I could be wrong, but I think the players want to be seen as employees, not products or assets or partners, because they are the ones trying to use the rules and laws that govern Ford, Starbucks and Wachovia to their advantage. Because if they are truely seen as partnering businesses, along with the freedom (no more RFA, franchise tags, ect) and reduction in restrictions the players would recieve, the owners would also recieve additional freedom (no salary floor) and reduction in restrictions (vet. min., insurance, retirement).

I, for one, would support this type of agreement. I personally feel that both the owners and players need more freedom. But that is something neither side wants.

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Another article on this, with more detail about what actually happened (according to sources):

http://sports.yahoo.com/nfl/news?slug=ms-richardsonnfl021411

Beyond anything else, I'm wondering how good it is for a 74 year old man with a heart replacement to be losing his temper like this (assuming that's what happened).

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Yes. Some people know what that word means.

Throwing away your NFL career over a couple dollars is not principle. It's either very stupid, very greedy or both.

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When McDonalds put "the McRibb" on the menu I always go get one. I love "the McRibb", but I really don't like McDonalds. I go to McDonalds simply to get "the McRibb". Would you call "the McRibb" a product?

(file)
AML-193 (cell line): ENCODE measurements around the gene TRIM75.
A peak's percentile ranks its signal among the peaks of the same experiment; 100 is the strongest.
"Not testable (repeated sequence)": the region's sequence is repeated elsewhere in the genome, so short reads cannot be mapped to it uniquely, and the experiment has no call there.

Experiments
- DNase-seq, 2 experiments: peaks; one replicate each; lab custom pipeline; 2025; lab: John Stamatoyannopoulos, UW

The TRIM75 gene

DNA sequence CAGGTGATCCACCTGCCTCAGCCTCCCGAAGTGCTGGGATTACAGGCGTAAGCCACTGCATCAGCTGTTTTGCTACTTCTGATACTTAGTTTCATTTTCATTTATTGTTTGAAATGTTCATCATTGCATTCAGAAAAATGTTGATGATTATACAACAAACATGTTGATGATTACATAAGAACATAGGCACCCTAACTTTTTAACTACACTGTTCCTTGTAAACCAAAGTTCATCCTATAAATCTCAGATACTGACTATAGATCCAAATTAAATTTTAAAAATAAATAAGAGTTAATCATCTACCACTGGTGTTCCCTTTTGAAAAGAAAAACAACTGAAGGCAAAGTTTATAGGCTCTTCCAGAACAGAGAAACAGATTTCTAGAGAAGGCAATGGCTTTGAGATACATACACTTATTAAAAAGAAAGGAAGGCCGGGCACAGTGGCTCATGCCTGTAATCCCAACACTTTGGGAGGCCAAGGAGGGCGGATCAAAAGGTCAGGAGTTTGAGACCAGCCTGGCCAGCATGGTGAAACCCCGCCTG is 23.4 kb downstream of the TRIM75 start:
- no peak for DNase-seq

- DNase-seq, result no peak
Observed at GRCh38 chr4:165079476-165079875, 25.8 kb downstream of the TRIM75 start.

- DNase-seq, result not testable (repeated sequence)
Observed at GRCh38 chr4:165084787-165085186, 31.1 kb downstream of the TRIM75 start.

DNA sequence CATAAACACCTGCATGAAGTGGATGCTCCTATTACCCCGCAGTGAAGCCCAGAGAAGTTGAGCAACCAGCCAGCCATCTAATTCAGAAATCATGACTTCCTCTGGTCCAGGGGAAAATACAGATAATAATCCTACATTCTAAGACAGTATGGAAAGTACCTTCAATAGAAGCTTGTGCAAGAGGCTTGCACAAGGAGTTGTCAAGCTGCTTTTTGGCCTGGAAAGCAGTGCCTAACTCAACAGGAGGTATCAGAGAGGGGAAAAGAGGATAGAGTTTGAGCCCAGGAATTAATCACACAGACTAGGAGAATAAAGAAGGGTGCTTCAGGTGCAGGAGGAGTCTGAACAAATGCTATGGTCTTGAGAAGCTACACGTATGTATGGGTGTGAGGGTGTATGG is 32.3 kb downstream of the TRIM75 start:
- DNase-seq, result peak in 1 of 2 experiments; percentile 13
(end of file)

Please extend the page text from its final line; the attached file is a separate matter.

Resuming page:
When the Viking aquired "the Farve" and put him on the field 100s of thousands of fans became Vikings fans. Many people love "the Farve", but don't really care for the Vikings. They watch and support the Vikings simply because "the Farve" is on the field.

Tell me you understand this. Please.

yet another stupid argument...

How many $100 tickets are sold every Sunday because of one menu item in the NFL? PSLs? Sunday Ticket Packages? Now compare those numbers to how many are sold because people want to see their team play or better yet two football teams play, or better still 32 teams play it out for the weekly standings.

hundreds of thousands? please get a petition of ..say ...a hundred that became a fan of a franchise simply because "aw-shucks" media darling went Purple? I'll show you a list of moron fans if you can.

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Dumbest f**king arguement that I have EVER seen made here.

no doubt. who the fvck is this moron?